From: Ben Goertzel (firstname.lastname@example.org)
Date: Sun Apr 07 2002 - 12:43:42 MDT
> If you and Eliezer and the few others quit
> tomorrow, there
> would still be huge numbers of people working on distributed systems,
> quantum computing, building better communications systems, nanotech,
> microtech, and on and on and on... I don't think it would make a bit of
Sure, I agree with that. The important thing is that there are a lot of
people working hard on the development of advanced technology; what their
personal or philosophical motivation is, is not key at this stage.
> I think I
> can kinda get the idea of his wanting to try to influence the *tenor* or
> direction of a singularity, but I just don't see the doomsday scenario if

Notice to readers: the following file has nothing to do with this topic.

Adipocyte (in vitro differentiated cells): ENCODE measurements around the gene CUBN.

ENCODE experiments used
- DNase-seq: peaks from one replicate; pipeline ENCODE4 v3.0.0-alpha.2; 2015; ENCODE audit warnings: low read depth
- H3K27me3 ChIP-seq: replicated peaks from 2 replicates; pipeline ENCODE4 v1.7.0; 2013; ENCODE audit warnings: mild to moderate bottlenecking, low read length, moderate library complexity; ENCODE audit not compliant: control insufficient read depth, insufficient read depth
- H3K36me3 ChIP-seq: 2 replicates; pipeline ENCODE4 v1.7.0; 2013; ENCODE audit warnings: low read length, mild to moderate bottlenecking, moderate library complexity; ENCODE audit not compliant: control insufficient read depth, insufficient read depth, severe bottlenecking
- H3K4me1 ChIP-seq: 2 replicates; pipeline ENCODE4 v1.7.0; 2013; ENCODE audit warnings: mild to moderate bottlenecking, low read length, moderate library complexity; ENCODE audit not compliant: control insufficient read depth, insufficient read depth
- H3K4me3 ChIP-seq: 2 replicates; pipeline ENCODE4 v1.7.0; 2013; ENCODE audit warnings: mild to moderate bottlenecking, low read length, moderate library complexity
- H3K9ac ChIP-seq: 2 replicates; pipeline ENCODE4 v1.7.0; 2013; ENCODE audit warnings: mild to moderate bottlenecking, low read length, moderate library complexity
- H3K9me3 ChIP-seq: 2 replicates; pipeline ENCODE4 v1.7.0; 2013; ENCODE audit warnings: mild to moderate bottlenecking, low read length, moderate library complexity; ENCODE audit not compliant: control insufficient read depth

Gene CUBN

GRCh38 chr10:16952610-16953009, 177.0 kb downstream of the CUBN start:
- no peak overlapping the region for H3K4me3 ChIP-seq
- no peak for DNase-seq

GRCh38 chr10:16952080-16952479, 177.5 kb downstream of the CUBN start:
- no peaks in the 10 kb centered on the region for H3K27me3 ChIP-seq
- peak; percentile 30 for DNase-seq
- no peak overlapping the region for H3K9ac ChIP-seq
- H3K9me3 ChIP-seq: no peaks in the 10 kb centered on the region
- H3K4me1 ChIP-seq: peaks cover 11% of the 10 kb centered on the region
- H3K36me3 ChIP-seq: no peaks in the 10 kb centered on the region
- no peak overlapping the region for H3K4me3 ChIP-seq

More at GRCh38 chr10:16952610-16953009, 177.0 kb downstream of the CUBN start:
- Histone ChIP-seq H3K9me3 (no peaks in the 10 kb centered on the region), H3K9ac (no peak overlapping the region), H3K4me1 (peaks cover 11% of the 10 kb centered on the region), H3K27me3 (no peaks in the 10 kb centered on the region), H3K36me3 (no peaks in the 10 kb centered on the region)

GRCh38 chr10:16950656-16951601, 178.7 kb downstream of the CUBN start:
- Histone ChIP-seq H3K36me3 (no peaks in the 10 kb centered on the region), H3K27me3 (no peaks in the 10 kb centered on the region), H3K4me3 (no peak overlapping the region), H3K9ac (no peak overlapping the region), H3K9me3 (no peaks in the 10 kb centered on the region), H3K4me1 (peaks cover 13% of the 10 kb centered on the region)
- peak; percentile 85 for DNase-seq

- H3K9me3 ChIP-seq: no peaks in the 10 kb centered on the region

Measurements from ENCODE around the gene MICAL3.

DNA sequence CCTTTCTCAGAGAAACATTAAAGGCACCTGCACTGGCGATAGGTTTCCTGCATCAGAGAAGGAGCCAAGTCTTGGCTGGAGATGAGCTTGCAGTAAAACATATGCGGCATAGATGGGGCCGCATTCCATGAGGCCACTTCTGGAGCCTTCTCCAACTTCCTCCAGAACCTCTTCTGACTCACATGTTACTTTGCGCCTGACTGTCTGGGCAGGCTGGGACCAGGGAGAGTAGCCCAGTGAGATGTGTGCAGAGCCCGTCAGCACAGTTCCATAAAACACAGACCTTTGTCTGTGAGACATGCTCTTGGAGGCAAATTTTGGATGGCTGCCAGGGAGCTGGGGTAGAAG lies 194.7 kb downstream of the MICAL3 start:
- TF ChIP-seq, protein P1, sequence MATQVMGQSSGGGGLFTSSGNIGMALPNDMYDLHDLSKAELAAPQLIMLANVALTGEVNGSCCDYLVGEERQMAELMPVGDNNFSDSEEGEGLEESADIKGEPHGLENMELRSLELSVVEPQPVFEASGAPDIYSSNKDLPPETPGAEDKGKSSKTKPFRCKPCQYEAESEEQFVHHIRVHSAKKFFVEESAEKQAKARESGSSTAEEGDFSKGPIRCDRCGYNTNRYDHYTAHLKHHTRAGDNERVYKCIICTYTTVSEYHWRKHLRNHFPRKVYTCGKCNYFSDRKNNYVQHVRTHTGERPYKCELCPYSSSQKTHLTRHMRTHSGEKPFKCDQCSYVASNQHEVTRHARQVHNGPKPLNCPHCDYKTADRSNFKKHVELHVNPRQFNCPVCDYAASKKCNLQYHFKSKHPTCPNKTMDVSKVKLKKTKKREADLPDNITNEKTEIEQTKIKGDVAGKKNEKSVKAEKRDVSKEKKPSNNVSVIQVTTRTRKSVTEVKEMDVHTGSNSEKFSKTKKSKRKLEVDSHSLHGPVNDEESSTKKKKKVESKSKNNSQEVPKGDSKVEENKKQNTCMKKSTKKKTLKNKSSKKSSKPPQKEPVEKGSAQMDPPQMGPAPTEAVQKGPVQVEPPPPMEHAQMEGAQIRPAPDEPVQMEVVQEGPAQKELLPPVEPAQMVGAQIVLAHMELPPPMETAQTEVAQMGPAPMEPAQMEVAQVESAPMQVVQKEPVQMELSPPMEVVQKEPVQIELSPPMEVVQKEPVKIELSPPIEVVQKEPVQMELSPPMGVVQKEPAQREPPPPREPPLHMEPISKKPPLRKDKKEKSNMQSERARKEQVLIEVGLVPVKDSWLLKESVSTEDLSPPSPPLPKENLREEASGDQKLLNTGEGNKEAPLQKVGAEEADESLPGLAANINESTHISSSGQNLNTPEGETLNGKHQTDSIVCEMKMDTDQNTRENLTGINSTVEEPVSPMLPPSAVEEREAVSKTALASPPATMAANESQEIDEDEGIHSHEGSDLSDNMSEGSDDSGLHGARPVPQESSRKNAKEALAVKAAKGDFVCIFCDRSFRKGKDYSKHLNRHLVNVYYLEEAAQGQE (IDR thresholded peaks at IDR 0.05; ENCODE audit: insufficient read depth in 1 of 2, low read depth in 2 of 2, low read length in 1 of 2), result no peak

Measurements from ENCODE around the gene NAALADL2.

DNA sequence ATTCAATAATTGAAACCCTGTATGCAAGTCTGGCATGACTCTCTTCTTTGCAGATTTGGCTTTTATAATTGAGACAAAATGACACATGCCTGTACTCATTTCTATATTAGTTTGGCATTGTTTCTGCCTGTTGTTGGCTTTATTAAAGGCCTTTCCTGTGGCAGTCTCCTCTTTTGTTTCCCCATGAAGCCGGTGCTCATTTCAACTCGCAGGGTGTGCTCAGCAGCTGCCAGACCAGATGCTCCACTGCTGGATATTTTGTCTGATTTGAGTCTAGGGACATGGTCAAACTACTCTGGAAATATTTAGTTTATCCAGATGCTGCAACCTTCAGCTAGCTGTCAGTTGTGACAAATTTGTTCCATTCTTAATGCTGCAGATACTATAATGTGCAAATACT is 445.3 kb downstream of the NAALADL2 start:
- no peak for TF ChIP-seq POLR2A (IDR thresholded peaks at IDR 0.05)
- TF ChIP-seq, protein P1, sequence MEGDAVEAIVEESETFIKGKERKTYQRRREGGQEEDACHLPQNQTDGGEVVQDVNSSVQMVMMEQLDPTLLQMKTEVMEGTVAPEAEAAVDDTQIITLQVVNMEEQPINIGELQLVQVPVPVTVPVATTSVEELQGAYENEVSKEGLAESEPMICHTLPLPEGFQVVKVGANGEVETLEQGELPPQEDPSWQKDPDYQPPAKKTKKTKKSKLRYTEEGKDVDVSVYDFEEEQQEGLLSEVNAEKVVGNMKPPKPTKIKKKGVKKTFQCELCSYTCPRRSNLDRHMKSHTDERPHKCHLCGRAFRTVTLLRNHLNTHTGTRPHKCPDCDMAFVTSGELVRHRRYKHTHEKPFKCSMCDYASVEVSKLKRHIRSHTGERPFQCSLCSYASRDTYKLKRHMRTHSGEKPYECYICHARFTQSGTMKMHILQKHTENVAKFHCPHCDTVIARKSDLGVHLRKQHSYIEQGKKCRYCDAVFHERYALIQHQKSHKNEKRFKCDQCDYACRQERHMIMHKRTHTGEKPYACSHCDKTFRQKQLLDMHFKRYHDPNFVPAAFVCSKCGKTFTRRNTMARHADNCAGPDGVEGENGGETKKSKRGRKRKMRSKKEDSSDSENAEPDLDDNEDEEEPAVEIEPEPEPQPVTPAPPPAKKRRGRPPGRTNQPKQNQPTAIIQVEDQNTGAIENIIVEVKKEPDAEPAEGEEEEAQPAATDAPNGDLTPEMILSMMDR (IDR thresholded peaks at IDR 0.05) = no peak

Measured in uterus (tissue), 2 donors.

> this seed AI doesn't work out.
To me, not to see the possibility of a doomsday scenario is a bit foolish.
Of course, we could wipe ourselves out with nukes or biological weapons.
Of course, we could create AI tech that would become superintelligent and
choose to annihilate us.
How do we estimate the odds of these outcomes? Or the odds that any
particular action on our part will influence the overall odds?
There is not enough data to make rational estimates here. So we each have
to go with our gut...
-- Ben G.
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